The "Pescato del giorno con salsa di albicocche acerbe e acetosella" is represented by perfectly cooked sea bass with butter, clam water, and Greek basil, where the unripe apricots represent the idea of seasonal diversification, which is very dear to the Abruzzese chef: "We should extend the life of ingredients, just think of tomatoes; we are used to eating tomato sauce all year round, not just in summer, thanks to preserves. We should use the same method for everything. Unripe fruit, for example, can be used in various ways, from preparing sauces in the kitchen to mixology, creating new flavors and unique combinations. I think sustainability is also the scientific dissemination of one's knowledge, something that should be shared, otherwise it doesn't make sense."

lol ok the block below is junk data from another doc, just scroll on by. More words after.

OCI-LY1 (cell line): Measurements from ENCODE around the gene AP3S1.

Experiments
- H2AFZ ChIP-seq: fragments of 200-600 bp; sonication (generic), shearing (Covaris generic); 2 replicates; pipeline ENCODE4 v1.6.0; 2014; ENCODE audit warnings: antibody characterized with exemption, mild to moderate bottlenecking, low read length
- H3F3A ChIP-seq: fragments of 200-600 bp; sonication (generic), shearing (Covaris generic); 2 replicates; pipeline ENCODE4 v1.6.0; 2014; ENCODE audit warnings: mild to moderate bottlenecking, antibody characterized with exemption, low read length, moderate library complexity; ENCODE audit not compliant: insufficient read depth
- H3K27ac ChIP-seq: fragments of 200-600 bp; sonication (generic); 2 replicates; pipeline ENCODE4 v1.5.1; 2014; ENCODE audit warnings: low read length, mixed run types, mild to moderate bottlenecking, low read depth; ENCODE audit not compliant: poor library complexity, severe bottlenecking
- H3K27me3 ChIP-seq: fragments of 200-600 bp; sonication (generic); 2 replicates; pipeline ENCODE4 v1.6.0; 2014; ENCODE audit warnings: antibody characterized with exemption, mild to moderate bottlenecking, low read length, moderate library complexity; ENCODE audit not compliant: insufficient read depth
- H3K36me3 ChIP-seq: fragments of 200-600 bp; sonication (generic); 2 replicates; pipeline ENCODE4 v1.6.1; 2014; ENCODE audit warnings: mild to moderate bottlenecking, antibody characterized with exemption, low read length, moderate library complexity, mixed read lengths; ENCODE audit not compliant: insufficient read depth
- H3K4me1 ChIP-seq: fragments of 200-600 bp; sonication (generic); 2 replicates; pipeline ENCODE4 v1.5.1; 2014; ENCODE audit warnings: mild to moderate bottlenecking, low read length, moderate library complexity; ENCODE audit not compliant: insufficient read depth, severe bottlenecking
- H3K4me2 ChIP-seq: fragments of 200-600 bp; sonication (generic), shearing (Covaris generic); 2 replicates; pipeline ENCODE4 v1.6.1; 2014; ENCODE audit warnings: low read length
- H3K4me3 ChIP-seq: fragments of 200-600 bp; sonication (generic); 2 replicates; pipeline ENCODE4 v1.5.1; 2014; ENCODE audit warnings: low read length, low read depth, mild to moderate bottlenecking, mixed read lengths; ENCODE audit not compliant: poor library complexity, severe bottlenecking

The "Saltimbocca di spigola e ricciola con lattuga di mare e salvia" is entertaining but takes a back seat to what is a true manifesto of Abruzzese cuisine, namely the "Zuppiera di pasta e pesci dell'adriatico," a dish halfway between fish stew and integrity: at its base are seven types of raw fish and crustaceans, with seven types of sauces (garlic, tomato, mantis shrimp, squid, mussels, clams, parsley) on which seven different pasta shapes are placed, cooked with fish broth and legume puree, creating a dish with various textures and temperatures, delicious and well-executed. Davide Di Fabio's work on the pasta dishes is quite diverse, evident in both the "Paccheri al sugo??" (which plays with taste memory by offering a dish that recalls fresh tomatoes but using various types of plums instead, with a grating of Parmigiano Reggiano) and in a signature dish achieved by mistake thanks to a spaghetti left in boiling water, the "Spaghetto scotto alla marinara" (where the pasta takes on the consistency of noodles, regenerated and tossed in a sauce of tomatoes, shrimp, anchovies, and parsley). However, the true masterpiece is the "Tagliolini freddi con porcini e caviale," homemade straw and hay pasta, cooked, cooled in ice water, and dried, dressed with pine nut oil, seaweed oil, dried porcini oil, and caviar, an exceptional symphony of flavors.